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date: 24 January 2021

Abstract and Keywords

Children and youth who are hard of hearing comprise a substantial proportion of the birth to young adult population with hearing loss, but in spite of this, researchers have paid scant attention to this group, in comparison to their peers who are deaf. However, there is currently a growing interest in the development of children whose hearing losses range from mild to severe. This focus has come about in part because of the widespread implementation of early hearing detection and intervention (EHDI), which is resulting in far earlier diagnosis and intervention—and improved outcomes across domains—than was evident in the past, and in part because of improved amplification technologies. Taken together, the overall impact of EHDI and improved amplification options is that there appears to be an increase in the population of children who are now able to develop functional communication skills more characteristic of hard-of-hearing children than of deaf children.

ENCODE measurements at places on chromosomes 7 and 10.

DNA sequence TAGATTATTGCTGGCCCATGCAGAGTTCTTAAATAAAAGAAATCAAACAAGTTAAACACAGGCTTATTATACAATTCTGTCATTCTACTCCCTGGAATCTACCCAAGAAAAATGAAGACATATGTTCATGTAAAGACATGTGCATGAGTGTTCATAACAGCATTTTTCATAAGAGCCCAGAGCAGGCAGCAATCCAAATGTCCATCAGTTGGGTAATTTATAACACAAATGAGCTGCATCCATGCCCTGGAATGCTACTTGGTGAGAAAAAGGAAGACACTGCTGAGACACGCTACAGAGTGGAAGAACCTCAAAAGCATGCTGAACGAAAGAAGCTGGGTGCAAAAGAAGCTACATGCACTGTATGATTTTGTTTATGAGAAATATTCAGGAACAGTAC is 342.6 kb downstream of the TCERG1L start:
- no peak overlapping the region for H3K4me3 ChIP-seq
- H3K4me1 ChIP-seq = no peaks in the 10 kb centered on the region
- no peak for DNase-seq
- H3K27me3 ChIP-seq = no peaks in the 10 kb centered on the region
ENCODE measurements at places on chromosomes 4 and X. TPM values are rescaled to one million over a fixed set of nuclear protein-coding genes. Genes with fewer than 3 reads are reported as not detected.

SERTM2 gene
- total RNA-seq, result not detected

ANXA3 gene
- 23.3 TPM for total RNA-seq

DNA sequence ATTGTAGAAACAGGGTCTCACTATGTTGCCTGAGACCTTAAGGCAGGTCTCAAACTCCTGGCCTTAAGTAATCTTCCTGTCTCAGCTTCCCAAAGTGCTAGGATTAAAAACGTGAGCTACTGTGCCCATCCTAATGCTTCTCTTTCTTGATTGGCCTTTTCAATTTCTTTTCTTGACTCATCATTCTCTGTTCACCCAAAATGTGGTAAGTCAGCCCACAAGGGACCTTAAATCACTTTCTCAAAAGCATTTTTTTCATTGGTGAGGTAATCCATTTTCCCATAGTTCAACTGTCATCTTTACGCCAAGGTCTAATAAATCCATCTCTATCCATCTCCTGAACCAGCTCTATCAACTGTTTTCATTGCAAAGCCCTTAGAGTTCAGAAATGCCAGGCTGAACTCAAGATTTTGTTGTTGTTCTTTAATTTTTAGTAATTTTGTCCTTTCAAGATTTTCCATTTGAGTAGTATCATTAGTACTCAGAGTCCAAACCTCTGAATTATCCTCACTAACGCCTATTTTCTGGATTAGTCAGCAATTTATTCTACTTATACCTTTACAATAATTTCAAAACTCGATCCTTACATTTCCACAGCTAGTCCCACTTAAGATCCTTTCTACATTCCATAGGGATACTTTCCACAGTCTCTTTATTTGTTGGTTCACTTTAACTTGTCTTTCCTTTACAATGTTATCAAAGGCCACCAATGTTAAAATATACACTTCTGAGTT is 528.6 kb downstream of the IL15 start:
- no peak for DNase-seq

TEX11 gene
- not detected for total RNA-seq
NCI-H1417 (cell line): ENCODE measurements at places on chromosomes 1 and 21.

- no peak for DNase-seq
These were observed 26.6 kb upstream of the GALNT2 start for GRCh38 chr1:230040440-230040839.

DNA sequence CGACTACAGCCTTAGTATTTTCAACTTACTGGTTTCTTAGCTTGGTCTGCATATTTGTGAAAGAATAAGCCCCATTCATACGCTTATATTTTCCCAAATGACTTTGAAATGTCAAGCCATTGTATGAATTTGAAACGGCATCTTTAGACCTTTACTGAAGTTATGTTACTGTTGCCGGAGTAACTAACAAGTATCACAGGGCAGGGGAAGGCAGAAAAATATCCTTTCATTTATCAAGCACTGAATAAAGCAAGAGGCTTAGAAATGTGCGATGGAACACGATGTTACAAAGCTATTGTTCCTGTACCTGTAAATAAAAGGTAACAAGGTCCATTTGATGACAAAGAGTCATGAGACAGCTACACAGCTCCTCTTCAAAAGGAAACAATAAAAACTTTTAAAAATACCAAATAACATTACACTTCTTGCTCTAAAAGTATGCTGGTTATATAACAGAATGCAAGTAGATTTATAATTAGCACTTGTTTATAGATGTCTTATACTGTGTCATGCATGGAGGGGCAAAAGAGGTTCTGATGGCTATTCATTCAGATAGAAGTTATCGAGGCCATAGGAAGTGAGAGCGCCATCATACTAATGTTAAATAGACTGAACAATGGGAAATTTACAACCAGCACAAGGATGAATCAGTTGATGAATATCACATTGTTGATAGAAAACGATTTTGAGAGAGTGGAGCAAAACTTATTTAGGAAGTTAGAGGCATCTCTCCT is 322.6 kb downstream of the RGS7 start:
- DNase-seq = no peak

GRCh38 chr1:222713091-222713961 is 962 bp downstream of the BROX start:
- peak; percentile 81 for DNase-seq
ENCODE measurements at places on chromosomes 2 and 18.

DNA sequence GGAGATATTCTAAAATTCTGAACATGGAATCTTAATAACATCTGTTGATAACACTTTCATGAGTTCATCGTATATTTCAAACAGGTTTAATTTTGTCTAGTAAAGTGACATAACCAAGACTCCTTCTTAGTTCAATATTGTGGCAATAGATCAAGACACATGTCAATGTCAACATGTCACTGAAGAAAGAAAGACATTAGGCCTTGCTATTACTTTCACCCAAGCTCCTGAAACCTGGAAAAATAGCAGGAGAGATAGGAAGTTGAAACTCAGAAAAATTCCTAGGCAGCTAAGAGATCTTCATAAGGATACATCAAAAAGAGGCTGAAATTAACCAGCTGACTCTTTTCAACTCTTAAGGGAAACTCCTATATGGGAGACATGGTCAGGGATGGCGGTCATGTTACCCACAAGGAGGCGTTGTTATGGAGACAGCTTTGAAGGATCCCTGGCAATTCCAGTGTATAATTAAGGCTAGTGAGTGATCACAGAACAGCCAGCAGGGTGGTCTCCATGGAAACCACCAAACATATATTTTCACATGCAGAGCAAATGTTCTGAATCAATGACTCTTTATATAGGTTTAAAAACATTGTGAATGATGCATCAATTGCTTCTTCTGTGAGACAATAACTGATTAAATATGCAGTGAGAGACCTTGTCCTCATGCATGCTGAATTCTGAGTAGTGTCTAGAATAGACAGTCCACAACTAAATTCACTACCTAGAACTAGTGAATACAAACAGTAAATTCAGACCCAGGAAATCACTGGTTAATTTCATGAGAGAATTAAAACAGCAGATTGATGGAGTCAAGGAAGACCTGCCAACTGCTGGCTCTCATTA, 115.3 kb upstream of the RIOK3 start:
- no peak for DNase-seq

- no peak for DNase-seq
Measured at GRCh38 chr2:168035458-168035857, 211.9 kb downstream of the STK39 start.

The aims of this chapter are to consider (1) the challenges inherent in interpreting research on individuals who are hard of hearing in the absence of a consistent definition, (2) outcomes in terms of speech and language development in children who are hard of hearing, (3) the vital role of acoustic ecology and hearing accessibility in the lives of children and youth who are hard of hearing, (4) the relationship between hearing accessibility and identity construction in hard-of-hearing adolescents, and (5) the actual and anticipated impact of newborn hearing screening and early intervention for this population.

Keywords: acoustic ecology, hearing accessibility, cochlear implants, early identification, hard-of-hearing children, speech development

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